Darlee History, Family Crest & Coats of Arms
Today's generation of the Darlee family bears a name that was brought to England by the migration wave that was started by the Norman Conquest of 1066. The Darlee family lived in Derbyshire. They were originally from Erle in Calvados, Normandy, and it is from the local form of this name, D'Erle, which means, from Erle, that their name derives. 
Early Origins of the Darlee family
The surname Darlee was first found in Derbyshire at Darley, a parish, in the union of Bakewell, partly in the hundred of Wirksworth. Darley Abbey is a historic mill village, now a suburb of the city of Derby and Darley Dale, also known simply as Darley, is a town and civil parish.
Darley Dale dates back to the Domesday Book of 1086 where it was first listed as Dereleie.  Darley Abbey was an Augustinian monastery that dates back to the 12th century when it was first listed as Derega. 
In the parish of Lastingham, in the North Riding of Yorkshire, the Darley family have been lords of the manor there for a considerable time.
Early History of the Darlee family
This web page shows only a small excerpt of our Darlee research. Another 86 words (6 lines of text) covering the years 1795, 1846 and 1702 are included under the topic Early Darlee History in all our PDF Extended History products and printed products wherever possible.
Darlee Spelling Variations
Before English spelling was standardized a few hundred years ago, spelling variations of names were a common occurrence. Elements of Latin, Norman French and other languages became incorporated into English throughout the Middle Ages, and name spellings changed even among the literate. The variations of the surname Darlee include Darley, Darleigh, Darligh, Darly and others.
Early Notables of the Darlee family (pre 1700)
Another 44 words (3 lines of text) are included under the topic Early Darlee Notables in all our PDF Extended History products and printed products wherever possible.
Migration of the Darlee family to Ireland
Some of the Darlee family moved to Ireland, but this topic is not covered in this excerpt. More information about their life in Ireland is included in all our PDF Extended History products and printed products wherever possible.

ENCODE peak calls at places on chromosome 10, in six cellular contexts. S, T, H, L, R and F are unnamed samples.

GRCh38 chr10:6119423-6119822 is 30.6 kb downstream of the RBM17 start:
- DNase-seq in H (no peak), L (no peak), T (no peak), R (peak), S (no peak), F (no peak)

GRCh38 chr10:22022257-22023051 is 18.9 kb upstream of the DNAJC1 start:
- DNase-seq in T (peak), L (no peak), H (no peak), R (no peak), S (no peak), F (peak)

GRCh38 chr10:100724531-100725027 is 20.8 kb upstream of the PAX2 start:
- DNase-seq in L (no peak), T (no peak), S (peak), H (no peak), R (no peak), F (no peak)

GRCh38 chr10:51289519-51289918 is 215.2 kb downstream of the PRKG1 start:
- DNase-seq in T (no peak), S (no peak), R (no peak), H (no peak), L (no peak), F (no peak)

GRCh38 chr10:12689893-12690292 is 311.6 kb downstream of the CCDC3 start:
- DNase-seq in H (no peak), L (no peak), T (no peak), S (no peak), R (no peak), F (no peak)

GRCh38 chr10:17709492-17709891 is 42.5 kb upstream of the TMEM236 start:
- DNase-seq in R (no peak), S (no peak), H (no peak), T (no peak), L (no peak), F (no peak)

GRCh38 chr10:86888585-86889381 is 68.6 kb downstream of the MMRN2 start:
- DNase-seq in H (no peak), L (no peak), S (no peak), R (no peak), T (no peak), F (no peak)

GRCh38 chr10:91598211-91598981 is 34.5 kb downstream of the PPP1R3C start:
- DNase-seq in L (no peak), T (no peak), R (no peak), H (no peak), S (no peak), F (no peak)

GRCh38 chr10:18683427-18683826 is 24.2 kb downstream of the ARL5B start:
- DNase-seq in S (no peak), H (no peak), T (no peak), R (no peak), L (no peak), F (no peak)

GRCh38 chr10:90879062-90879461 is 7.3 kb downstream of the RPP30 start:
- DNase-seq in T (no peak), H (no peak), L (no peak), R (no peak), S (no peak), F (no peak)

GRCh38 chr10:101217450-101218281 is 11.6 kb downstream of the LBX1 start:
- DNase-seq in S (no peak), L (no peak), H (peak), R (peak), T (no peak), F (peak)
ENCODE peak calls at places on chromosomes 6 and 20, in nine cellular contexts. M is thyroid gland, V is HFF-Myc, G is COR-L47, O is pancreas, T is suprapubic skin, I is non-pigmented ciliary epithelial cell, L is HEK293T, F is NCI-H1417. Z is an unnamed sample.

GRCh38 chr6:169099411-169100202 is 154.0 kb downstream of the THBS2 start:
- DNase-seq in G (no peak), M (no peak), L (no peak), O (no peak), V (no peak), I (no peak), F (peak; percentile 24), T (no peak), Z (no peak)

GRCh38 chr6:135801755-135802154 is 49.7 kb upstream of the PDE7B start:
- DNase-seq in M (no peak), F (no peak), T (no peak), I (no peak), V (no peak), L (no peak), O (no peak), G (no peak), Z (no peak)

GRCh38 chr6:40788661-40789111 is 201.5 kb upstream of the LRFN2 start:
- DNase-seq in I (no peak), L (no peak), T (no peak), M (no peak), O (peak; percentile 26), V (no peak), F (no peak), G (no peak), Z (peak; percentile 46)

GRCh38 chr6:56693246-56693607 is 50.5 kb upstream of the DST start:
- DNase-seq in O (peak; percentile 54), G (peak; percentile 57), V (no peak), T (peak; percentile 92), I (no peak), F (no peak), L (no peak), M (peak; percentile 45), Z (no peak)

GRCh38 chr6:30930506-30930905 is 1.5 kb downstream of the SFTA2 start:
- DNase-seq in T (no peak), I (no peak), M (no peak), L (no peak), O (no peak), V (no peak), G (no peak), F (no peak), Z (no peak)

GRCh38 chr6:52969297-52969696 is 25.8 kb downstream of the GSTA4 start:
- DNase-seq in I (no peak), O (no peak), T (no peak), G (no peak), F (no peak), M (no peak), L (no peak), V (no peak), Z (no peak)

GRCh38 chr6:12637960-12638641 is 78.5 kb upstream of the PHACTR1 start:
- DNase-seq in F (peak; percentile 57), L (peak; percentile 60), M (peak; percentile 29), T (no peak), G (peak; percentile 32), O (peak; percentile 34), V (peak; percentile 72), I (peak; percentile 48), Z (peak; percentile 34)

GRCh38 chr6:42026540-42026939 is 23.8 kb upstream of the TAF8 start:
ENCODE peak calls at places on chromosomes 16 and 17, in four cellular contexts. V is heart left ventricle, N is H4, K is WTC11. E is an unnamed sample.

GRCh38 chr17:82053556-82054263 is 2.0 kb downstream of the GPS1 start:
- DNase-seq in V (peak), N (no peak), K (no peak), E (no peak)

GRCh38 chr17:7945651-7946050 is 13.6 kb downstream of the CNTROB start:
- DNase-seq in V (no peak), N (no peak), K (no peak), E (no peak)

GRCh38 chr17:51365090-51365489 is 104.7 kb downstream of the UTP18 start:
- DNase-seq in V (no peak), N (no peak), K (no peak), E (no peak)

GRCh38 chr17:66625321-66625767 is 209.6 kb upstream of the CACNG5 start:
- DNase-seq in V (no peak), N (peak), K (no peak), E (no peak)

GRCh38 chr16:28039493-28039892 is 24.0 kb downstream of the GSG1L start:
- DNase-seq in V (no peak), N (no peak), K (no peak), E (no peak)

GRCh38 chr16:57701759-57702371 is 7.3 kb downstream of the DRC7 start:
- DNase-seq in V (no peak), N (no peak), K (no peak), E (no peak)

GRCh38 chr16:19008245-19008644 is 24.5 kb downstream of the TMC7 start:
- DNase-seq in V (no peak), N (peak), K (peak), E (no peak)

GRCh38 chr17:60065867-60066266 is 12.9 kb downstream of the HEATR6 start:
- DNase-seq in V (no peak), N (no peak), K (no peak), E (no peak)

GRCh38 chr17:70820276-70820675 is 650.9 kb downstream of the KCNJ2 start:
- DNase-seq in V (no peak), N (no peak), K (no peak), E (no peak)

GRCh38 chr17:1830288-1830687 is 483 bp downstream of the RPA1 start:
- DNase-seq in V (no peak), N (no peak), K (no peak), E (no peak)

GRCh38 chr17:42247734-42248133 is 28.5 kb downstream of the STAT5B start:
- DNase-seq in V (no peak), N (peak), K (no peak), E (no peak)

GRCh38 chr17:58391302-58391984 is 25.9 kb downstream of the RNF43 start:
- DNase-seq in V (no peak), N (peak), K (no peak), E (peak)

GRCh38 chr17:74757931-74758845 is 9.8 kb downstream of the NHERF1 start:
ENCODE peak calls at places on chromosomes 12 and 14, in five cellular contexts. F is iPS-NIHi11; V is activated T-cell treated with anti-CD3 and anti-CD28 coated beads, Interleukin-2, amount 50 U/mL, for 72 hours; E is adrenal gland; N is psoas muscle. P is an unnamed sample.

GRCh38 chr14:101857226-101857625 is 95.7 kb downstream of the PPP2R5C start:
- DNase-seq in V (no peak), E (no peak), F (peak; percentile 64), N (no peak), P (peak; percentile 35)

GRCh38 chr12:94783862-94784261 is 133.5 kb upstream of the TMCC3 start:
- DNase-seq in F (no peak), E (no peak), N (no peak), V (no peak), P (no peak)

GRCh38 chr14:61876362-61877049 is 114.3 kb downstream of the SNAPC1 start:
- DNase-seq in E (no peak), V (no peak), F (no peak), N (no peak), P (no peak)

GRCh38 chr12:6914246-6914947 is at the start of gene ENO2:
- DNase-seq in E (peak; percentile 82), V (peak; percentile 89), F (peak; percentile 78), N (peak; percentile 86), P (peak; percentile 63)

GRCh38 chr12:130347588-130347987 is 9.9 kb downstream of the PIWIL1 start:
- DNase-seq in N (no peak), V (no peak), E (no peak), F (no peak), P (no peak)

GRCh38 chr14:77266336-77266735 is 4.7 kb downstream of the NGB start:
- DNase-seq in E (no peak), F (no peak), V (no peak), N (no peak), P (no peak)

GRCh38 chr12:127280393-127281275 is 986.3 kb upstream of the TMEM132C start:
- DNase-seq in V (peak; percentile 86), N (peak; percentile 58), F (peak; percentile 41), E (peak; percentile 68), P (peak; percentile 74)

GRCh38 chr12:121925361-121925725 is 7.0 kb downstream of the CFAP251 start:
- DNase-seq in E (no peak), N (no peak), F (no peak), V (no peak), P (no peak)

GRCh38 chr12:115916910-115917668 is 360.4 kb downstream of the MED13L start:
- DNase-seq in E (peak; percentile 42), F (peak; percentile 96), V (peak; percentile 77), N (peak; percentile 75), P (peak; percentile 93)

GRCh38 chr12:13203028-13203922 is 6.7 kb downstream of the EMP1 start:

Migration of the Darlee family
In England at this time, the uncertainty of the political and religious environment of the time caused many families to board ships for distant British colonies in the hopes of finding land and opportunity, and escaping persecution. The voyages were expensive, crowded, and difficult, though, and many arrived in North America sick, starved, and destitute. Those who did make it, however, were greeted with greater opportunities and freedoms that they could have experienced at home. Many of those families went on to make important contributions to the young nations in which they settled. Early immigration records have shown some of the first Darlees to arrive on North American shores: James Darley who settled in Maryland in 1738; Richard and William Darley arrived in Philadelphia in 1854; John and William arrived in Philadelphia in 1798.
Related Stories +
The Darlee Motto +
The motto was originally a war cry or slogan. Mottoes first began to be shown with arms in the 14th and 15th centuries, but were not in general use until the 17th century. Thus the oldest coats of arms generally do not include a motto. Mottoes seldom form part of the grant of arms: Under most heraldic authorities, a motto is an optional component of the coat of arms, and can be added to or changed at will; many families have chosen not to display a motto.
Motto: Per mare
Motto Translation: By sea.
- ^ The Norman People and Their Existing Descendants in the British Dominions and the United States Of America. Baltimore: Genealogical Publishing, 1975. Print. (ISBN 0-8063-0636-X)
- ^ Williams, Dr Ann. And G.H. Martin, Eds., Domesday Book A Complete Translation. London: Penguin, 1992. Print. (ISBN 0-141-00523-8)
- ^ Mills, A.D., Dictionary of English Place-Names. Oxford: Oxford University Press, 1991. Print. (ISBN 0-19-869156-4)